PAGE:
This is the last in a series of blogs about the six stages of a criminal case, and what actions you should take in each stage. Please be sure to read the previous four parts: Initial Investigation, Arrest and Charges, Pre-Trial Court Dates, Discovery, and Trial. Always remember that all cases vary, and stages of a case can happen simultaneously. If you have any questions about legal charges you are facing, or need a lawyer’s advice, please contact me ASAP for a free consultation. It’s very important to have someone on your side as you are facing the quagmire our legal system can become. Ensure your rights are protected at all times!
The Trial is over...now what?
Hopefully the verdict is not guilty! But if you’ve heard that dreaded phrase “We find the defendant guilty”, your fate is in the judge’s hands. This is the final stage of a trial, and it’s called the sentencing.
What happens at a sentencing?
Sentencing for a misdemeanor case generally happens immediately after a trial. In the case of a felony trial the sentencing is typically scheduled for a month after the trial to give the attorneys and the judge time to prepare. In those type of sentencings, the judge will certainly take advice from the attorneys about the appropriate punishment. The judge will take factors about you, minimum sentencing laws (if applicable), the crime itself, and the input from attorneys, law enforcement officials, and the probation department all into account. Then, he or she will use that information to make a judgement that will certainly affect your future.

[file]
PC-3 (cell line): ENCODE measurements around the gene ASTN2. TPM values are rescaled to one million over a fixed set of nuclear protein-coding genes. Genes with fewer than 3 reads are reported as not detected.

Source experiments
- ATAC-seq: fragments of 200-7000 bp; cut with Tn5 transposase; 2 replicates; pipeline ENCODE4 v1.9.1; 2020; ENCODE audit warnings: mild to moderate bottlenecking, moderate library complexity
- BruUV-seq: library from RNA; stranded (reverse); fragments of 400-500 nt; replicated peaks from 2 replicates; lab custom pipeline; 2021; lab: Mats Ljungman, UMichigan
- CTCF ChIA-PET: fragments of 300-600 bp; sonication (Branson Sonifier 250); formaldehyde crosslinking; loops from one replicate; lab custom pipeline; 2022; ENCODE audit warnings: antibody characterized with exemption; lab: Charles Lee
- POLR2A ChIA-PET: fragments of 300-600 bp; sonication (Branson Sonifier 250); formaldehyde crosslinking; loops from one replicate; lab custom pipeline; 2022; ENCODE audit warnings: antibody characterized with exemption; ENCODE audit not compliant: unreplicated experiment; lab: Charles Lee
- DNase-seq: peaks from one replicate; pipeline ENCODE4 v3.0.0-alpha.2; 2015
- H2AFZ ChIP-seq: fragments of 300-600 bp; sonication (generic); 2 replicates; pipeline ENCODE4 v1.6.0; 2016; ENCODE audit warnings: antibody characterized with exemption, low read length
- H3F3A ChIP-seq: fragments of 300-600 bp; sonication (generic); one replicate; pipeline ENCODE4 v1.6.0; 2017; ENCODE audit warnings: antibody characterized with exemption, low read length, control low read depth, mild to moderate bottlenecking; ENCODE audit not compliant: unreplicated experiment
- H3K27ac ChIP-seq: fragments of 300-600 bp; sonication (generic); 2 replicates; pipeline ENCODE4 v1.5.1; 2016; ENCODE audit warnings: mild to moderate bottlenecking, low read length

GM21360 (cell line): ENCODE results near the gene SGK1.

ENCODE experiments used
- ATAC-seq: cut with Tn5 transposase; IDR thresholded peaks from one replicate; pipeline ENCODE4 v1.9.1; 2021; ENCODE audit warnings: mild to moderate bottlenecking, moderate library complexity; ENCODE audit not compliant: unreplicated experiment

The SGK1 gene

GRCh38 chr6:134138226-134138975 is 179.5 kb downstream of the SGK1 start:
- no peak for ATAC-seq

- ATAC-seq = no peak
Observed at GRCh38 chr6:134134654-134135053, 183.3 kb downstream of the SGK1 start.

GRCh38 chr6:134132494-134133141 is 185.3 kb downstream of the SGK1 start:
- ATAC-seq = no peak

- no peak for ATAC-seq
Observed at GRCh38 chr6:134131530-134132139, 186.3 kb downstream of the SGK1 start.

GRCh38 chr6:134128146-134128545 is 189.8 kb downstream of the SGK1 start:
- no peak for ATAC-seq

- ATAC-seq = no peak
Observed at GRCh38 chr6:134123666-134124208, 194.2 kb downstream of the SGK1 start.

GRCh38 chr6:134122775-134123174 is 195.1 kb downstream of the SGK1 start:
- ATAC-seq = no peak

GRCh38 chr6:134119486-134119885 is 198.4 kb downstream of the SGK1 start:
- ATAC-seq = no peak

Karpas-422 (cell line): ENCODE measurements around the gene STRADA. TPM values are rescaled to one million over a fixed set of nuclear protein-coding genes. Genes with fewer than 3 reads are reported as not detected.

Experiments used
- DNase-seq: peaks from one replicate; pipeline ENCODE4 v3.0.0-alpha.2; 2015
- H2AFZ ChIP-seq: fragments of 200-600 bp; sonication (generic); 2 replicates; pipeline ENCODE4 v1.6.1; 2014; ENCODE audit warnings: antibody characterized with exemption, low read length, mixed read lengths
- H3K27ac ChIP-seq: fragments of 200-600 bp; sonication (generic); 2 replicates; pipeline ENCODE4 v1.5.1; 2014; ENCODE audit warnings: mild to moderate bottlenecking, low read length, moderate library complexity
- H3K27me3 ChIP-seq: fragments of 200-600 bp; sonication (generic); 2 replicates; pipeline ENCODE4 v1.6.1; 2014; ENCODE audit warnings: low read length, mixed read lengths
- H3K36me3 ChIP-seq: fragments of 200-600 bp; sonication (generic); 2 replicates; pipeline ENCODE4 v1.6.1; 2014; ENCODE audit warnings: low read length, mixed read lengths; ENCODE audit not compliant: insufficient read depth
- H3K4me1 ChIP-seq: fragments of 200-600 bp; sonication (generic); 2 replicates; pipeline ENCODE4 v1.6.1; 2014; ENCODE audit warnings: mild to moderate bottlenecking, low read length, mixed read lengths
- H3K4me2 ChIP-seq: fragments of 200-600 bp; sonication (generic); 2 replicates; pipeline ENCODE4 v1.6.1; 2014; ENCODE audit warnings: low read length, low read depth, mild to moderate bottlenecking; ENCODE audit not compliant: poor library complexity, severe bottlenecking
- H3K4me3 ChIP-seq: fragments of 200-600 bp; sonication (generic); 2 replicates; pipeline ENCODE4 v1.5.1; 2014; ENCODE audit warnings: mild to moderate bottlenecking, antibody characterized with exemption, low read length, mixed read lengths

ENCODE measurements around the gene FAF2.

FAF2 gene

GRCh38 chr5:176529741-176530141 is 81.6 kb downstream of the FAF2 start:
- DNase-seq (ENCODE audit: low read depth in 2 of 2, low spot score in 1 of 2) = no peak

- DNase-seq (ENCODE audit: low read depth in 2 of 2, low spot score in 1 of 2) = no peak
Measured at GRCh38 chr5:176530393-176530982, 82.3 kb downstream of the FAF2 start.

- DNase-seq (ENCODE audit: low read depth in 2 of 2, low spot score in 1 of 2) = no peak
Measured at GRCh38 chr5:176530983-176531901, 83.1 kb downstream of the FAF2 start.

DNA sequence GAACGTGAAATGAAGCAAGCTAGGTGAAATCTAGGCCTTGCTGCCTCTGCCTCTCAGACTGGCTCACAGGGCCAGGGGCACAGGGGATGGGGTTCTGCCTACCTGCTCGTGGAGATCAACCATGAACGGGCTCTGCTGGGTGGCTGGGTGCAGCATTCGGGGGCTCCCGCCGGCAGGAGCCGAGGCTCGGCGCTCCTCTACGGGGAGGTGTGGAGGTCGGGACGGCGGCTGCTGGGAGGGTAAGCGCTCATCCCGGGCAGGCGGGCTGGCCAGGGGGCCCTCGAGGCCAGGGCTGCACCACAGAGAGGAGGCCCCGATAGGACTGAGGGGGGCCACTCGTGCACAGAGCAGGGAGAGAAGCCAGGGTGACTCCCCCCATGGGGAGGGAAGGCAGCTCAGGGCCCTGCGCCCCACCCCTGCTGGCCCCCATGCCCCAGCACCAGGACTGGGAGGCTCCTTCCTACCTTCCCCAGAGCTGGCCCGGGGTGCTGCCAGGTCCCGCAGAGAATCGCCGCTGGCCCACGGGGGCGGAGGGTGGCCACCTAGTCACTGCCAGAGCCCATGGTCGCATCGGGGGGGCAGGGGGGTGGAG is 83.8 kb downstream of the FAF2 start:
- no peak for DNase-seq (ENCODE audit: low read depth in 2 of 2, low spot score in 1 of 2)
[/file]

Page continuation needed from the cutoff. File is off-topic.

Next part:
Factors that could influence sentencing
When the judge looks at what your sentence will be, he or she will likely take many factors into account. Some of these include:
- Factors in your life that could have influenced you (drugs & alcohol, medical health, financial stress, etc)
- Your prior criminal history (or lack thereof)
- Whether or not anyone was hurt
- Whether or not you displayed cruelty or viciousness
- Whether or not you show remorse for what you have done
Not all sentences mean you will be spending time behind bars. There are several different kinds of sentences that the judge could hand down, and these include:
- Probation, where you do not serve time, but you are under the supervision of a probation officer.
- Community Service
- Suspended Sentence, where the judge does not send you to jail, though he or she has the right to do so later on.
- Jail/Prison Time, which is usually dictated by state law for the particular charges you are convicted of with little discretion left to the judge.
Mandatory sentences and what they could mean for your case
One of the biggest factors in what the judge hands down for a sentence can be traced to mandatory sentencing laws. Each state has its own sentencing laws. Arizona’s are among the strictest in the country.
Arizona has mandatory minimum jail and prison for many crimes. Even if it is your first offense. But if it is not your first offense, even if your prior conviction is several years old, prison is mandatory. And the amount of prison time can rise dramatically if you have two or more prior felony convictions.
How a good lawyer can help at this stage
Like at every other stage of a trial, a great criminal defense attorney is the most vital piece of your legal puzzle. Often, judges will get input from the attorneys before making their decision about sentencing. Your attorney can argue for a lighter or suspended sentence and make sure that you are kept aware of what is happening at all times.